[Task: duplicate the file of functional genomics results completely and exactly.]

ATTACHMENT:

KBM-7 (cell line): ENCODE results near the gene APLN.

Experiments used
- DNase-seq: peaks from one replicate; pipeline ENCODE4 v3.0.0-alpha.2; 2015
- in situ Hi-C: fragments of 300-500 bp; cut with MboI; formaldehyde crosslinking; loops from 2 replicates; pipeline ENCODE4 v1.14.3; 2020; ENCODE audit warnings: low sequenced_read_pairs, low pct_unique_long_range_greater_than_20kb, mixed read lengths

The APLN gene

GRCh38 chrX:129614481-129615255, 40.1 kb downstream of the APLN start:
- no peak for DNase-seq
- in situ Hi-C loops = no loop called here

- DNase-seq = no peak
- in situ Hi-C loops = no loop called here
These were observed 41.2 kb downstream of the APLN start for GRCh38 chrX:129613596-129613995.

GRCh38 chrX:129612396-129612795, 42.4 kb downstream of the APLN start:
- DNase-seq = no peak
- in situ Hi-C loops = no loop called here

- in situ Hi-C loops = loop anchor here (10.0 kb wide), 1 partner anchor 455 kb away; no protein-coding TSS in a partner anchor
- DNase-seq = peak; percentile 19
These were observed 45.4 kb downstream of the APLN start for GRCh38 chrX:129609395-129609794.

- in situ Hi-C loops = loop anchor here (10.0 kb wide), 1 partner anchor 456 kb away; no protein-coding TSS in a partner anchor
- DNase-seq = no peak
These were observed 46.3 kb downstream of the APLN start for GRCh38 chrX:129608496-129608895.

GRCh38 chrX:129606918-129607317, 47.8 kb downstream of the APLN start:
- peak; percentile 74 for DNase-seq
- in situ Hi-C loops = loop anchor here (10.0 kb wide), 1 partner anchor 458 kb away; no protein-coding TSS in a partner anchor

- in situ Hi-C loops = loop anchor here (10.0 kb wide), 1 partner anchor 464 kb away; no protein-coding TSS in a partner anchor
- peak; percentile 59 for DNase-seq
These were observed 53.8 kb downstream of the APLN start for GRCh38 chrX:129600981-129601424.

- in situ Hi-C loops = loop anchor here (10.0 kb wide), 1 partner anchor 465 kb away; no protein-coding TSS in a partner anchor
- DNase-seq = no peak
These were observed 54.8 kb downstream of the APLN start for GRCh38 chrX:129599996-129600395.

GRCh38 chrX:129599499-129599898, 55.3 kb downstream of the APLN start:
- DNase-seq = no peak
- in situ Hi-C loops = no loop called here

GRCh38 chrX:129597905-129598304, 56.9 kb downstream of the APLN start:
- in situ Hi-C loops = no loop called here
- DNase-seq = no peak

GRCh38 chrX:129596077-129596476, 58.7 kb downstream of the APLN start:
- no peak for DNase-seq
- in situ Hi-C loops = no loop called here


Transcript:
KBM-7 (cell line): ENCODE results near the gene APLN.

Experiments used
- DNase-seq: peaks from one replicate; pipeline ENCODE4 v3.0.0-alpha.2; 2015
- in situ Hi-C: fragments of 300-500 bp; cut with MboI; formaldehyde crosslinking; loops from 2 replicates; pipeline ENCODE4 v1.14.3; 2020; ENCODE audit warnings: low sequenced_read_pairs, low pct_unique_long_range_greater_than_20kb, mixed read lengths

The APLN gene

GRCh38 chrX:129614481-129615255, 40.1 kb downstream of the APLN start:
- no peak for DNase-seq
- in situ Hi-C loops = no loop called here

- DNase-seq = no peak
- in situ Hi-C loops = no loop called here
These were observed 41.2 kb downstream of the APLN start for GRCh38 chrX:129613596-129613995.

GRCh38 chrX:129612396-129612795, 42.4 kb downstream of the APLN start:
- DNase-seq = no peak
- in situ Hi-C loops = no loop called here

- in situ Hi-C loops = loop anchor here (10.0 kb wide), 1 partner anchor 455 kb away; no protein-coding TSS in a partner anchor
- DNase-seq = peak; percentile 19
These were observed 45.4 kb downstream of the APLN start for GRCh38 chrX:129609395-129609794.

- in situ Hi-C loops = loop anchor here (10.0 kb wide), 1 partner anchor 456 kb away; no protein-coding TSS in a partner anchor
- DNase-seq = no peak
These were observed 46.3 kb downstream of the APLN start for GRCh38 chrX:129608496-129608895.

GRCh38 chrX:129606918-129607317, 47.8 kb downstream of the APLN start:
- peak; percentile 74 for DNase-seq
- in situ Hi-C loops = loop anchor here (10.0 kb wide), 1 partner anchor 458 kb away; no protein-coding TSS in a partner anchor

- in situ Hi-C loops = loop anchor here (10.0 kb wide), 1 partner anchor 464 kb away; no protein-coding TSS in a partner anchor
- peak; percentile 59 for DNase-seq
These were observed 53.8 kb downstream of the APLN start for GRCh38 chrX:129600981-129601424.

- in situ Hi-C loops = loop anchor here (10.0 kb wide), 1 partner anchor 465 kb away; no protein-coding TSS in a partner anchor
- DNase-seq = no peak
These were observed 54.8 kb downstream of the APLN start for GRCh38 chrX:129599996-129600395.

GRCh38 chrX:129599499-129599898, 55.3 kb downstream of the APLN start:
- DNase-seq = no peak
- in situ Hi-C loops = no loop called here

GRCh38 chrX:129597905-129598304, 56.9 kb downstream of the APLN start:
- in situ Hi-C loops = no loop called here
- DNase-seq = no peak

GRCh38 chrX:129596077-129596476, 58.7 kb downstream of the APLN start:
- no peak for DNase-seq
- in situ Hi-C loops = no loop called here